My Very First Paid Internship

Scott TruaxHi! I hope you are all having a good summer. I am very pleased to introduce this month’s expert, who will write about a subject that is important for families: summer jobs and internships. Daniel is sixteen years old, and interned in the AFB web department this summer.

With the summer winding down, maybe some of you (or your teenagers) have thoughts on how your child’s summer job experience went. We would love to hear your stories, whether as comments below, or as blog entries of your own. If you have an experience to recount, please email us at or reply below!

FamilyConnect’s “Transition to Independence” section for Teenagers has some great resources on summer programs, and heading to work. And if you live in an area where you’re not likely to run into a professional who is visually impaired on the street, then explore the online resources of APH CareerConnect®, where your child can explore career possibilities further, read success stories, and find a mentor who is visually impaired.

Also, be sure to check out Aaron’s Adventures in Employment, a humorous series of video and audio dramas about a teenager dealing with putting together a resume, getting through the interview process, and learning how to succeed on the job.

Daniel Gillen My name is Daniel Gillen, and I am a sixteen-year-old rising high school junior. I have been totally blind since birth, and I have managed to advance into the workforce after completing one half of high school. I live in New York City, and I attend The Beacon School on Manhattan’s Upper West Side.

Since the end of elementary school when I left an all-visually-impaired class, I have had a steadily growing interest in technology, math, science, and engineering. These interests spurred from my mastery of screen readers, braille note-takers, and other adaptive technology products which enable me to maintain above-average grades in all classes.

Back in grade school when I was wondering how a sighted teacher would set up my document pages on a computer in typing class, I was thinking of how I would ever be able to take total control over the computer without sighted intervention; that only came during the summer of 5th-grade graduation when I was shown basic JAWS commands, after which I taught myself the vast remainder. This ultimately led to my first paid internship; I am working in the AFB web department, so I make use of JAWS on my office computer for virtually all tasks. I put together spreadsheets with updates to the AFB Product Database, as well as some of the most visited pages on AFB’s website.

My current internship working for the AFB is overseen by VISIONS, an organization with a similar mission which has been placing high school and college interns all over New York City. This past March, Lighthouse International, where I had gone to preschool and where I have been taking music lessons for ten years, held a job application fair. Unfortunately, I received the braille form after the application deadline.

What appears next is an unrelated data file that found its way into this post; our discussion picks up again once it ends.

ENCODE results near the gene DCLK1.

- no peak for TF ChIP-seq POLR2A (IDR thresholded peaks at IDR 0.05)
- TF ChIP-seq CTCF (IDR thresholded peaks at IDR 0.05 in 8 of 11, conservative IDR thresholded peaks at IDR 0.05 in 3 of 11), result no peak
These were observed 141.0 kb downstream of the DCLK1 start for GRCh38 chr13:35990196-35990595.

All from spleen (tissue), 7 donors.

However, in June, my father, while coming home from work, met Crista Earl, Director of Web Operations at AFB, on the street. He first described her to me as a woman with a guide dog. He and Crista had conversed for a long time about my interests in technology, and after finding out her title, my father asked me to email her about possible interview times. The interview followed soon after my 10th-grade year ended, and the first orientation followed that. By July 7, I was physically oriented to my workplace, and I had begun my first work.

AFB was not new at this point in time to my family or myself. In 2008, my guidance counselor had informed me about a summer workshop in Provence, France with AFB and L’Occitane. The program was called Provence dans tous les Sens (“Provence in Every Sense”). Luckily, this was the last year of this once-in-a-lifetime experience. When applying, I was originally not selected. However, one person dropped out, so I was called for a runner-up interview four days prior to being accepted. My mother and I will never forget the experiences we had on the trip. Though farther from home than ever before, it provided a wealth of knowledge that inspired in part our current way of life.

Here is one final note on jobs and internships. This past year, I performed 50 hours of community service at the Jewish Guild for the Blind. This gave me the opportunity to do multiple tutoring activities, including preparing non-English-native-speaking adult students for GED testing, as well as helping them with ESL classes. I saw community service of any kind as a time to share with others the knowledge which I have been fortunate enough to gain. Whether a paid internship, community service, or volunteering, any job may be considered fulfilling if it is enjoyable by the employee. Jobs such as mine are meant just as much to fill spare time during the summer as they are to earn money.